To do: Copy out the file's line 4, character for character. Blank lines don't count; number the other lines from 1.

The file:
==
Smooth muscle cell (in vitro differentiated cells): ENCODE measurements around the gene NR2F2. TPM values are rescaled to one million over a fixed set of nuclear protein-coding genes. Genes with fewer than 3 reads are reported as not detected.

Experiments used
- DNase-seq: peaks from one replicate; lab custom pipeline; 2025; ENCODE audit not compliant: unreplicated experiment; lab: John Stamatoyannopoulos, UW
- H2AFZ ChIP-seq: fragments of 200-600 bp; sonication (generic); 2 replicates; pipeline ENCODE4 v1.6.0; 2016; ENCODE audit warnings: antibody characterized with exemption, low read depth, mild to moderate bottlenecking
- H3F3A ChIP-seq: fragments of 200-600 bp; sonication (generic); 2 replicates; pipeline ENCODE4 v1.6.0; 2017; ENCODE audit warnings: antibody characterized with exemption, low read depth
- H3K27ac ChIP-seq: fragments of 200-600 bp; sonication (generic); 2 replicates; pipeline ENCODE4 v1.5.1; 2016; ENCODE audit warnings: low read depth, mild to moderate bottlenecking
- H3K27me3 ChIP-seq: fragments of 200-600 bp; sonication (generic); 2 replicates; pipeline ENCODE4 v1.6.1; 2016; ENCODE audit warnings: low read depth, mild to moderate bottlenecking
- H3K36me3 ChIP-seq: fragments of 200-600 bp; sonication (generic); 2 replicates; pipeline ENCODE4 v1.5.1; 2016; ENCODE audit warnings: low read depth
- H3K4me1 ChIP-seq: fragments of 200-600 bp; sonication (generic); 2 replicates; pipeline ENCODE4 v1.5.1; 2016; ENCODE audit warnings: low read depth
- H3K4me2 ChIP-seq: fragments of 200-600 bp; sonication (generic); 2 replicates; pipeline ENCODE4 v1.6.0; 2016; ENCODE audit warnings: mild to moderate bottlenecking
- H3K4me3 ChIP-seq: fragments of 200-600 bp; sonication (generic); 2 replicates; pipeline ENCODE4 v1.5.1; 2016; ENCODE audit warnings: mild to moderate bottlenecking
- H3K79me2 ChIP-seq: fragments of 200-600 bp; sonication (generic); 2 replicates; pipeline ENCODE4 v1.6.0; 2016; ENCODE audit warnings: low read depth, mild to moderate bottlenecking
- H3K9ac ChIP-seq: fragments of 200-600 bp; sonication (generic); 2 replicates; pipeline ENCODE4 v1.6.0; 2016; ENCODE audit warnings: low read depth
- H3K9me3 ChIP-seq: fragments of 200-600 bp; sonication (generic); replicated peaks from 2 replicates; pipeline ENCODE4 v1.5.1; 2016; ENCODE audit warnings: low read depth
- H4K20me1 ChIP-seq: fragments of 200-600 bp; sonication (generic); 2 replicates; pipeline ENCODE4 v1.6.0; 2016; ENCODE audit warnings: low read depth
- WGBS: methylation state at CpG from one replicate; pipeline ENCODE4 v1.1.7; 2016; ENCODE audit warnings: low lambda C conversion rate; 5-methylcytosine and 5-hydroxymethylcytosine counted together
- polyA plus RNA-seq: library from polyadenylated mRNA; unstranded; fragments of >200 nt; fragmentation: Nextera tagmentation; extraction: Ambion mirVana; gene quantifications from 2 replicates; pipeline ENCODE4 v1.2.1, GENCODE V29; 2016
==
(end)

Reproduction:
- H2AFZ ChIP-seq: fragments of 200-600 bp; sonication (generic); 2 replicates; pipeline ENCODE4 v1.6.0; 2016; ENCODE audit warnings: antibody characterized with exemption, low read depth, mild to moderate bottlenecking